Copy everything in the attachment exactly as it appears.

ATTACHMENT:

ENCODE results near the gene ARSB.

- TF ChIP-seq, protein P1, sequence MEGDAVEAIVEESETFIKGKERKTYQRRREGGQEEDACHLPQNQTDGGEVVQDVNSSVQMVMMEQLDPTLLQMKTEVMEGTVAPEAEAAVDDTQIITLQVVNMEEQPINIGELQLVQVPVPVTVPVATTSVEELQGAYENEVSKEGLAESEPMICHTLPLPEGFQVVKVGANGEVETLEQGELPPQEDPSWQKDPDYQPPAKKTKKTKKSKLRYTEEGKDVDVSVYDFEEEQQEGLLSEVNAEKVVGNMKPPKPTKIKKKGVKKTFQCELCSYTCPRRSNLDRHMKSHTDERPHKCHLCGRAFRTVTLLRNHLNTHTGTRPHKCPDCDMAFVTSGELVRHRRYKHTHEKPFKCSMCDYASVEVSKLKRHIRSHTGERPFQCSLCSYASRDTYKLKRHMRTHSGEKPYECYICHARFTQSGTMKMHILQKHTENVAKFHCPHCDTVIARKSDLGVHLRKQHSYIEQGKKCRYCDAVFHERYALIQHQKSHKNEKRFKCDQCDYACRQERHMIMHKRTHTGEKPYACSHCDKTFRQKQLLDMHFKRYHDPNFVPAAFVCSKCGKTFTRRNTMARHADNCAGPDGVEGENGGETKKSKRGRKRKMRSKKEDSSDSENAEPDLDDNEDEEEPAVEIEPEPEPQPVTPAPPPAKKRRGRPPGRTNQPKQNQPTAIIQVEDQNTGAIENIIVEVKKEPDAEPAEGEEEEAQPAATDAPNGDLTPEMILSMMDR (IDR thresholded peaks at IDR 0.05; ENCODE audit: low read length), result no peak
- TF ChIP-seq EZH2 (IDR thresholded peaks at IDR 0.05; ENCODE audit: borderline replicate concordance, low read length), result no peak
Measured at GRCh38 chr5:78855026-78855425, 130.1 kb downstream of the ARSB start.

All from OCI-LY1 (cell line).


ENCODE results near the gene ARSB.

- TF ChIP-seq, protein P1, sequence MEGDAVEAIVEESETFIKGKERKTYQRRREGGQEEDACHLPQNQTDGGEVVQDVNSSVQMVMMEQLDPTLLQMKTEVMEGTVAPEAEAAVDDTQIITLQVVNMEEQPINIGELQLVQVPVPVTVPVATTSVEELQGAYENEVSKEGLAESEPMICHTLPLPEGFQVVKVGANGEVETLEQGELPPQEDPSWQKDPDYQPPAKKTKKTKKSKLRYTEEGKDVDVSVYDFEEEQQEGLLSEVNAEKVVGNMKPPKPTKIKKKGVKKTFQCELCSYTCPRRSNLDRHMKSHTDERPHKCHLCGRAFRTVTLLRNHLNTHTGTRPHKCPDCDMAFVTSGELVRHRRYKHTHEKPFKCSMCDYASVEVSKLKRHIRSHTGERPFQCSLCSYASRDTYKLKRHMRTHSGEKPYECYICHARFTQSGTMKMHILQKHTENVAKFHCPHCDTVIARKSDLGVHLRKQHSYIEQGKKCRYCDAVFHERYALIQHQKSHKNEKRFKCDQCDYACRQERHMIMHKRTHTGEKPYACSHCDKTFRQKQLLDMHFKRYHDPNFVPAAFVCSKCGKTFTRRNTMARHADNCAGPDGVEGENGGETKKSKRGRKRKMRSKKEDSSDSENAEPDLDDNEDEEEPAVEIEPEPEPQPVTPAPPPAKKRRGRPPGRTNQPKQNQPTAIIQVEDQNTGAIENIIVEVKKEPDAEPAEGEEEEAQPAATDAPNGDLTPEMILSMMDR (IDR thresholded peaks at IDR 0.05; ENCODE audit: low read length), result no peak
- TF ChIP-seq EZH2 (IDR thresholded peaks at IDR 0.05; ENCODE audit: borderline replicate concordance, low read length), result no peak
Measured at GRCh38 chr5:78855026-78855425, 130.1 kb downstream of the ARSB start.

All from OCI-LY1 (cell line).